Milkman by Anna Burns is a book that has everything. Humour, seriousness, depth, originality, nuanced characters, well-crafted prose and, most crucially, something important to say. You have an absolute treat in store if you haven’t yet read this story of an 18-year girl living through ‘the Troubles’ in Northern Ireland in the 1970s. Miserable as it might sound, this book is a firework of a novel.
Milkman is a nameless, placeless novel but it’s quickly obvious where we are. Our heroine (in the true meaning of the word) is from a Catholic family of eleven siblings, one of whom has been killed, two of whom on the run (one to the ‘Middle East for a bit of peace and quiet and sunshine’). The father is long dead, the worried mum struggling to hold it all together.
‘Community’ usually has a positive ring to it, but here the ‘community’ has all the hallmarks of a collective surveillance effort, a stifling, Big Brother totalitarian operation. Everything you do or say will be analysed as possible signs that you’re in cahoots with those on ‘the other side’, ‘over the water’ or ‘over the border’.
The possessors of power (the men with the weapons, that is) feel entitled to have their pick of the young girls around. Thus, our heroine finds herself being stalked by a married 40-year-old paramilitary, known as Milkman, in whom she has no interests whatsoever. The community has decided otherwise, and rumours abound.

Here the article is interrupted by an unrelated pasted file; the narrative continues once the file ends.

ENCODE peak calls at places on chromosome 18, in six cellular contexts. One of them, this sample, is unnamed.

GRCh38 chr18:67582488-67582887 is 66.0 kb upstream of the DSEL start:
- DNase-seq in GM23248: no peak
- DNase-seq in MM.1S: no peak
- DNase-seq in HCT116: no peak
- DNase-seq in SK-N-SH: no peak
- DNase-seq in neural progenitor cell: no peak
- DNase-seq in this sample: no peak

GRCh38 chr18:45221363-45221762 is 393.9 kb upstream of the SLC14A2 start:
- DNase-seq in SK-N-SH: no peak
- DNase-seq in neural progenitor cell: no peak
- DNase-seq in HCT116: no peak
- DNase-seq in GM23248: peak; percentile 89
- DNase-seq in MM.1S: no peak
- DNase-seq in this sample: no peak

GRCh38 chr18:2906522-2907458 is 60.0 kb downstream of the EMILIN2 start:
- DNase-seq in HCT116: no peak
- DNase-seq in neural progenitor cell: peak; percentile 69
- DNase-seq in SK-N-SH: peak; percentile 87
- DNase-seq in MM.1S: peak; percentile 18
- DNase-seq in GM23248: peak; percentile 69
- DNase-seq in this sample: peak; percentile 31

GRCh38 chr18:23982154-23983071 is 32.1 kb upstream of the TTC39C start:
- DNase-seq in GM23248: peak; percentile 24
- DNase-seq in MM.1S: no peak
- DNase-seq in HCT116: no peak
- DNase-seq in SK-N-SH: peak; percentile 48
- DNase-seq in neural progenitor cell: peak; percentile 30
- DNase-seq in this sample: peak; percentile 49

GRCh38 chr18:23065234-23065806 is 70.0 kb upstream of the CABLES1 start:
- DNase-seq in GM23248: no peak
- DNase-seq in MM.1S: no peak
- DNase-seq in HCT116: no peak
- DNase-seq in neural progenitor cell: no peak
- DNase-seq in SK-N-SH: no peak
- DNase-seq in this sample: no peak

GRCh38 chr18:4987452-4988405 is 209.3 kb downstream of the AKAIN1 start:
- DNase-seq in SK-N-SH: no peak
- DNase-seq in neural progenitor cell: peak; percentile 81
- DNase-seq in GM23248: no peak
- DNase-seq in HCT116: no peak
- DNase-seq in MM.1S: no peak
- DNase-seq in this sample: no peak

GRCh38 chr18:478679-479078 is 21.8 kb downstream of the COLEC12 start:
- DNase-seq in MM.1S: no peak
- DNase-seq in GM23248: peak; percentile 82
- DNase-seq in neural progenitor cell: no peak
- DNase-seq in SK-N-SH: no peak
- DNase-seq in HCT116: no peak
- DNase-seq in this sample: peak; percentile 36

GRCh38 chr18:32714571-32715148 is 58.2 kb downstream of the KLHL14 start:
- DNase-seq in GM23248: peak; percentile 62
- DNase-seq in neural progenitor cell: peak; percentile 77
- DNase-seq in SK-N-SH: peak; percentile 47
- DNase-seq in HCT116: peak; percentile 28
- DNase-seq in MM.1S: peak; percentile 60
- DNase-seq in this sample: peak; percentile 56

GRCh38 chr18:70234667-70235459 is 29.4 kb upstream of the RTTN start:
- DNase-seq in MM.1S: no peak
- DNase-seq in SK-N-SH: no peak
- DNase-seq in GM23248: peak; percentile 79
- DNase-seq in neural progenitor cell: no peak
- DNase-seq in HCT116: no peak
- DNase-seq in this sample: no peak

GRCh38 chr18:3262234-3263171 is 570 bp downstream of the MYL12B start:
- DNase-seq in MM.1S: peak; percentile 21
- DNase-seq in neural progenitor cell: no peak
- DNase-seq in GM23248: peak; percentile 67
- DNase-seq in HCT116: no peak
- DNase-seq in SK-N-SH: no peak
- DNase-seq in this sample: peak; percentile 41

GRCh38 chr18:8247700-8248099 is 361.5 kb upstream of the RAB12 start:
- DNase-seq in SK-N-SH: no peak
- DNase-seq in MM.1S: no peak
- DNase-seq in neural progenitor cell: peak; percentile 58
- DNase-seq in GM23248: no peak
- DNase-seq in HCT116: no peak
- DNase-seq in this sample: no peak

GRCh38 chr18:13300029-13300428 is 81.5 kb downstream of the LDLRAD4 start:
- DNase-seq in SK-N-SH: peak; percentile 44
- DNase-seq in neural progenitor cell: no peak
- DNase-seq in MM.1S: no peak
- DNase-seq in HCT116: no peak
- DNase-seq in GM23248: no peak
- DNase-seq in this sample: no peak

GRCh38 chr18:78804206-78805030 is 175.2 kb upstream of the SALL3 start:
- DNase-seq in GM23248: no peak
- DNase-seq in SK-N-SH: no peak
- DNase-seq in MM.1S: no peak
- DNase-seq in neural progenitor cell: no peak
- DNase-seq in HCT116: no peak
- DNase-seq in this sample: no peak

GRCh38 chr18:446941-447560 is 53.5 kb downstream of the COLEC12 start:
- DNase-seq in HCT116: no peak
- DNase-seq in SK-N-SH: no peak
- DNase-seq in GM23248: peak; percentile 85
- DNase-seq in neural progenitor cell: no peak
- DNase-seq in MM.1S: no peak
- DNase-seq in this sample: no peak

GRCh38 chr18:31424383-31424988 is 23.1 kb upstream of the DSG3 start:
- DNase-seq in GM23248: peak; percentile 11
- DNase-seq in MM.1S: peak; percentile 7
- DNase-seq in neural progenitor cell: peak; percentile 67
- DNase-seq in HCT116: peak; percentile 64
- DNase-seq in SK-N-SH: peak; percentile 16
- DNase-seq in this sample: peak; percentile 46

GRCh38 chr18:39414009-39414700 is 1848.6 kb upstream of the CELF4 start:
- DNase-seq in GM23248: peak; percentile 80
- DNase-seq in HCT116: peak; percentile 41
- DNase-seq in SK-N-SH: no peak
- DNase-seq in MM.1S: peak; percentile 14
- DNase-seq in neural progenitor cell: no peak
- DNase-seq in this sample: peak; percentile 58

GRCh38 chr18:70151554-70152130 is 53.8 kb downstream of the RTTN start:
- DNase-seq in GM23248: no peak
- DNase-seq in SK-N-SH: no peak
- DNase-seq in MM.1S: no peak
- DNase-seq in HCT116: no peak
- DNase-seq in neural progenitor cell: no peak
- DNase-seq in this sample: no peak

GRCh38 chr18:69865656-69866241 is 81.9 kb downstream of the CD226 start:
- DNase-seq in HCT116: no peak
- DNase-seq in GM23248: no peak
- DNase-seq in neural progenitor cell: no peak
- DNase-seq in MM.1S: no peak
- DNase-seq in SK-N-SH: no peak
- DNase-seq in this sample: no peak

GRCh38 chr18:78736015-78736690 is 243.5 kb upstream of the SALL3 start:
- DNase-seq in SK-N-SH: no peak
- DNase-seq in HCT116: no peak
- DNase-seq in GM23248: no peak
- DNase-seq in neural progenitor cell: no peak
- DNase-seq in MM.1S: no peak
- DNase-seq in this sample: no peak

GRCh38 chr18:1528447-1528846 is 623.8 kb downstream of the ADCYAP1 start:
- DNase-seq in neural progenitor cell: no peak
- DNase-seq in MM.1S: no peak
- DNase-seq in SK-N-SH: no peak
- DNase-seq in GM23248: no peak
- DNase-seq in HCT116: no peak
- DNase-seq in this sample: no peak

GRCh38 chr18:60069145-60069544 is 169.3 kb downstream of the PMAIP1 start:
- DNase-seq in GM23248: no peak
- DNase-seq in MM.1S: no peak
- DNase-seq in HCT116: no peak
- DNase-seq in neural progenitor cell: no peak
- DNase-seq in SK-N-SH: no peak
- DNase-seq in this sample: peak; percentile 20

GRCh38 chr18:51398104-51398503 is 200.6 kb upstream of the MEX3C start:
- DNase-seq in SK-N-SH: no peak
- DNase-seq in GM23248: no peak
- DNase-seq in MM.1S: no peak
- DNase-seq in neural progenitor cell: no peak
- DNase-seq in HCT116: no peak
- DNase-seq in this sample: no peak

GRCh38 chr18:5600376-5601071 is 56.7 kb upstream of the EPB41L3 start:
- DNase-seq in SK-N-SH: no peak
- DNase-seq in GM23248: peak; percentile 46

As for the community, and my affair with the milkman according to this community, I was now well in it, that being the case whether I was or not.
Milkman is a written in a stream-of-consciousness style which makes it an intense (although not difficult) read. We’re inside the racing mind of our protagonist, gripped by fear, in survival mode, constantly on the alert for political faux-pas and escape routes. No wonder all she wants to lose herself in books, preferably a nineteenth-century book ‘…because I did not like the twentieth century.’
This book is about debilitating fear, perverse abuse of power and communities on the edge. It’s as universal as it is specific to Northern Ireland. At times, it has an almost nightmarish, fairy tale-like quality, at other times, it’s hilariously funny or dead serious. Milkman is a thoroughly original and ambitious piece of fiction that is definitely worth your time.
The Man Booker Prize judges’ choice this year did exactly what book awards do at their very best: bring a new or overlooked talent out in the open. Although Anna Burns is not completely unknown, she was short-listed for the Orange Prize in 2002, she was new to me. I’m thrilled to have discovered her.
Milkman by Anna Burns is published Faber & Faber, 368 pages.
Read the FT’s interview with Anna Burns.